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Change Up Meeting

This post is part of a series on Agile Learning Center tools and 2015 ALC Everett #debrief

Culture creation is a central focus of Agile Learning Centers. We want to create and hold space that is safe for children to explore their passions. To create intentional culture we employ a weekly Change Up Meetings to build, update, and remix the culture inside the school. The central tool which makes this process explicit is the Community Mastery Board.

Community Mastery Board

The CMB is a Kanban style board that normally has four columns:


  1. Awareness
  2. Implement
  3. Practice
  4. Mastery

Topics enter into the process as an awareness. Community members share something they are aware of. This could be a problem or an opportunity available to the community. At any time anyone can leave a sticky note on the awareness column of the CMB.

An early version of the CMB with a single awareness column attached to our Group Kanban


Each week in the Change Up Meeting items from the CMB are discussed as a group. As we reflect on each item in the awareness column the group attempts (if needed) to imagine a way to deal with the item and select one to try and move the note to implement. If we don’t have any ideas then the item stays in awareness.

Once a solution is implemented we try it out for the week or two. The items in the implement column are limited in number because we don’t want to be introducing too many new rules or procedures at once. Each week we reflect on how well each particular solution is working. Are people abiding by the new procedure? Is the community happy with it?

Rather than have a long processes driven meetings about the implemented solution where we voice concerns and attempt to codify a community agreement in one sitting we do rapid testing of our agreements. Over the course of the week new agreements are tested and community members can “vote with their feet” where if they like a particular agreement they can promote it during the implementation week, remind people that we are trying it out, and build support for it.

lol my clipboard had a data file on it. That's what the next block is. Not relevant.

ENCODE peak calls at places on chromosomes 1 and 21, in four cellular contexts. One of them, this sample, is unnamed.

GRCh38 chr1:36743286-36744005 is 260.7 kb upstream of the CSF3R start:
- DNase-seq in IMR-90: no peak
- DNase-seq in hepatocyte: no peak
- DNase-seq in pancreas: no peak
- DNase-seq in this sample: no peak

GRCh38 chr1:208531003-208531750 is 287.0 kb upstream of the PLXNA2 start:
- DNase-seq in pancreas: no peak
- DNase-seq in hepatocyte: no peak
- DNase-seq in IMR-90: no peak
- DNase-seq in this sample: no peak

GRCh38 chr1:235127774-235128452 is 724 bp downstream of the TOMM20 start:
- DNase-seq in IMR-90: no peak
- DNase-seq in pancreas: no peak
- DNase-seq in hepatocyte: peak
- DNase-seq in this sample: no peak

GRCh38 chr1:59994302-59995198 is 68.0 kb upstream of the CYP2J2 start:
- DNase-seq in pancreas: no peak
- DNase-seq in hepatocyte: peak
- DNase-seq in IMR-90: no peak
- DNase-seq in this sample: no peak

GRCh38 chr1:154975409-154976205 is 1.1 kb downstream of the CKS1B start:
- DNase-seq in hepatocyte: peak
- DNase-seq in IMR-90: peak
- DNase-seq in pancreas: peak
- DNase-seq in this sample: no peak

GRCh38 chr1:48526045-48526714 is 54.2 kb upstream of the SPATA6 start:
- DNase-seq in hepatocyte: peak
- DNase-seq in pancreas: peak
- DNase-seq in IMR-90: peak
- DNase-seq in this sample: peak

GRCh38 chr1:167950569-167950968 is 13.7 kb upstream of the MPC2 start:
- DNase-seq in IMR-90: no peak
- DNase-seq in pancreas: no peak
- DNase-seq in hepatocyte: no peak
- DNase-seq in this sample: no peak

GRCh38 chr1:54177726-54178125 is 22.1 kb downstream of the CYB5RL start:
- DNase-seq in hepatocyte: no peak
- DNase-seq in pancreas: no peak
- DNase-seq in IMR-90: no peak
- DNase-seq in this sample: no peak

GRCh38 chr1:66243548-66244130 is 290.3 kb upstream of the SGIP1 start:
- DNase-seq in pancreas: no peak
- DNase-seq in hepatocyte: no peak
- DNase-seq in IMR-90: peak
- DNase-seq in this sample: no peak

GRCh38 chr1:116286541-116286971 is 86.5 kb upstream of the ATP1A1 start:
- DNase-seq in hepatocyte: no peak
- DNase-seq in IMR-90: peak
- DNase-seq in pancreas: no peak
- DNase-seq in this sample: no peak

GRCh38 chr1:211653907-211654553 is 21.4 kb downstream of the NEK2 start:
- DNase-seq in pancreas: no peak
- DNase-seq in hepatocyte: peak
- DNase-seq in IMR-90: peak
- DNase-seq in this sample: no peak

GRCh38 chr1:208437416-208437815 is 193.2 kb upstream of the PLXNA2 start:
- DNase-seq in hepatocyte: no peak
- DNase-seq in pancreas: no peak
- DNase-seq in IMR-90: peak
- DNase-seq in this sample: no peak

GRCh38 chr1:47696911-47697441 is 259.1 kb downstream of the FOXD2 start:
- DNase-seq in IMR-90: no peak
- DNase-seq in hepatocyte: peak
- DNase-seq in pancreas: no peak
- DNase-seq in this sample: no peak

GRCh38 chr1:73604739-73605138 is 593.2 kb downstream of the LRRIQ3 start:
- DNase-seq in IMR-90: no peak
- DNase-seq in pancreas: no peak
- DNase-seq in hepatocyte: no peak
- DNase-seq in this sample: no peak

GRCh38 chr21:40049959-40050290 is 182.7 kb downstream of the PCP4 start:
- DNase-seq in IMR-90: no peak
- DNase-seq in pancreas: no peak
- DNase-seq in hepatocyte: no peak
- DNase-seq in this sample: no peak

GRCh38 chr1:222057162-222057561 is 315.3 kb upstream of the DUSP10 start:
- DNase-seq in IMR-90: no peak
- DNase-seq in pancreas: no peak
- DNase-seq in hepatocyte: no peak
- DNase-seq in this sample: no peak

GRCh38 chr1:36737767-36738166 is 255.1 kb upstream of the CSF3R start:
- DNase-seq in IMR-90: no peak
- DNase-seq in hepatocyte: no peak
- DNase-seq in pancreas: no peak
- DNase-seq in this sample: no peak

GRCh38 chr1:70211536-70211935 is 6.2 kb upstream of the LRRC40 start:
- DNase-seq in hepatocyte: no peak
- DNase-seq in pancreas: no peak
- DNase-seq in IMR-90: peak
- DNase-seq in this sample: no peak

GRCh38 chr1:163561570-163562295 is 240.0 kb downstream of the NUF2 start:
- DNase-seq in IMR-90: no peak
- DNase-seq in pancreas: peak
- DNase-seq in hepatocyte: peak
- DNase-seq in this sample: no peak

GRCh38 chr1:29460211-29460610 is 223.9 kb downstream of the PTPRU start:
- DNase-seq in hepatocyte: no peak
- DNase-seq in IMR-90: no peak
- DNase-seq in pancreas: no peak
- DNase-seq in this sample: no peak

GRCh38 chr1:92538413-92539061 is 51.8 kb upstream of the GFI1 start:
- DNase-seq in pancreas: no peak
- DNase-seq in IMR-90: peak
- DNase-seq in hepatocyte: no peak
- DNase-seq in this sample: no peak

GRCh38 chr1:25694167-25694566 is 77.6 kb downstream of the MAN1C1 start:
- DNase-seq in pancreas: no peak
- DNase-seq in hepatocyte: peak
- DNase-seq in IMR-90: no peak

Once an agreement has been implemented we revisit it at each Change Up Meeting where we either:

  • Demote it back to awareness if the implemented solution didn’t work
  • Keep it implemented for another week to continue testing
  • Change the implementation and try it again
  • Promote it to practicing

Agreements in the practicing column are both in practice and being practiced. Each week we quickly review all items in this column to determine if they need to be demoted because they aren’t working or if we have mastered them.

If an agreement has reached a point where it has passed a certain threshold defined by the community it can then be elevated to the mastery column.

We ran our meetings by reviewing items in practicing first then implementation and finally awareness.

The following diagram illustrates how an item might move through this process:


The items in the mastery column can then be presented to new people entering the space so they can understand the community agreements. This makes integrating new people into the community much easier because they don’t have to learn what our implicit rules are because we have made them explicit.

This process also helps keep our Student Agreement’s rule section short. There are only a few “base” rules which each student agrees to including this one:

Respecting community agreements we implement and practice from “Change-up”

Which allows us to collaboratively update agreements as needed without having to amend the Student Agreement.

The right side of the group Kanban served as our Community Mastery Board
The right side of the group Kanban served as our Community Mastery Board
The Community Mastery Board used by the ALC Network on trello.com
The Community Mastery Board used by the ALC Network on trello.com

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